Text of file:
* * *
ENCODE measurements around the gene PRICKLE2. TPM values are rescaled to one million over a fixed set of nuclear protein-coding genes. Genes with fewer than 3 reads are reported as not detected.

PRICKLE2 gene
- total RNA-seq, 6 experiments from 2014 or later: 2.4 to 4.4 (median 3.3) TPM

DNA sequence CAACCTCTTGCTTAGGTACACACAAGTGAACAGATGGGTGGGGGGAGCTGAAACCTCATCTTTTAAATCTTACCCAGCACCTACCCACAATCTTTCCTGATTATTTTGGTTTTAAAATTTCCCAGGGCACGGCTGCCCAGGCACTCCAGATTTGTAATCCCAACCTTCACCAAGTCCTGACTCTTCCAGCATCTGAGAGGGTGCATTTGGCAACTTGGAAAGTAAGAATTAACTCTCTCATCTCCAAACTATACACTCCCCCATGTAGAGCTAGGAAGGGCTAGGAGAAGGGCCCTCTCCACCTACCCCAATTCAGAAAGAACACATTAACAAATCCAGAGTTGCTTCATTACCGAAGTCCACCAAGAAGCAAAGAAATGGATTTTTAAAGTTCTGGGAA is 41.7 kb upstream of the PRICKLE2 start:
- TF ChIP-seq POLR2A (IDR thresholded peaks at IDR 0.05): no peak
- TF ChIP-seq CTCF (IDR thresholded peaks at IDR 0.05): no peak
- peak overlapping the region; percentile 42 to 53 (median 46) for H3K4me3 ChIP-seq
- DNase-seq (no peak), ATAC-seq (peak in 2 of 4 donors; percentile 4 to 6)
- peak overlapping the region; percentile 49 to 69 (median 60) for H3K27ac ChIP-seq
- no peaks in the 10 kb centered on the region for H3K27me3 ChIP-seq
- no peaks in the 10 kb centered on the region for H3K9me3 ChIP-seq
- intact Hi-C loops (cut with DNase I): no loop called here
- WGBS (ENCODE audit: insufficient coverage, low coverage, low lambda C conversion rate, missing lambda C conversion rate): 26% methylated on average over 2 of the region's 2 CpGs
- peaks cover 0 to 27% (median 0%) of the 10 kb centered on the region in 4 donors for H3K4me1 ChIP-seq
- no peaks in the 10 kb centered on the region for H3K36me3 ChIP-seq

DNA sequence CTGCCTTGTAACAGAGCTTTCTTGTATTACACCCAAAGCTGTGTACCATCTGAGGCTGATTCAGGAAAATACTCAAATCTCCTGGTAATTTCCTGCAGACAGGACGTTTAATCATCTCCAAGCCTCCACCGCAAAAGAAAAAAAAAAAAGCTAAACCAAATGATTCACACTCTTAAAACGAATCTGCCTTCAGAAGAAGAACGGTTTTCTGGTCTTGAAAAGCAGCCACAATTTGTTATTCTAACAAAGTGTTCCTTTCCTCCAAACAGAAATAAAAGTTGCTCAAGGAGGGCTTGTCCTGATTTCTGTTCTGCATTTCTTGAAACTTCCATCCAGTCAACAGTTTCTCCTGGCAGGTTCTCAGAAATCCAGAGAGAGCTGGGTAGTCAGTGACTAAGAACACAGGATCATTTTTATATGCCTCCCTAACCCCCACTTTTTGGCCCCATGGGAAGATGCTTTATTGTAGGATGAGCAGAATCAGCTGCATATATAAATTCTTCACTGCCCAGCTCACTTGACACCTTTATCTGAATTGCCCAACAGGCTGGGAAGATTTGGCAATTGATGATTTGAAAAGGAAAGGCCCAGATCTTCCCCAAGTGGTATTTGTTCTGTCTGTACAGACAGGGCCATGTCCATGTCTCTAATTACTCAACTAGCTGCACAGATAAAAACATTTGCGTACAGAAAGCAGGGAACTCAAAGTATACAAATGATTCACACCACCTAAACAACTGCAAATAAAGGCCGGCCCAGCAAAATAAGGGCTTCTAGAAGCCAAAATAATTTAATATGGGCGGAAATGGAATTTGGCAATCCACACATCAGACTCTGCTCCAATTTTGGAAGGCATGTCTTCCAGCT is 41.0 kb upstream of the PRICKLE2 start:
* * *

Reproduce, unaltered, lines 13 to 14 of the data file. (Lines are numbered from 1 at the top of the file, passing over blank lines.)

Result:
- WGBS (ENCODE audit: insufficient coverage, low coverage, low lambda C conversion rate, missing lambda C conversion rate): 26% methylated on average over 2 of the region's 2 CpGs
- peaks cover 0 to 27% (median 0%) of the 10 kb centered on the region in 4 donors for H3K4me1 ChIP-seq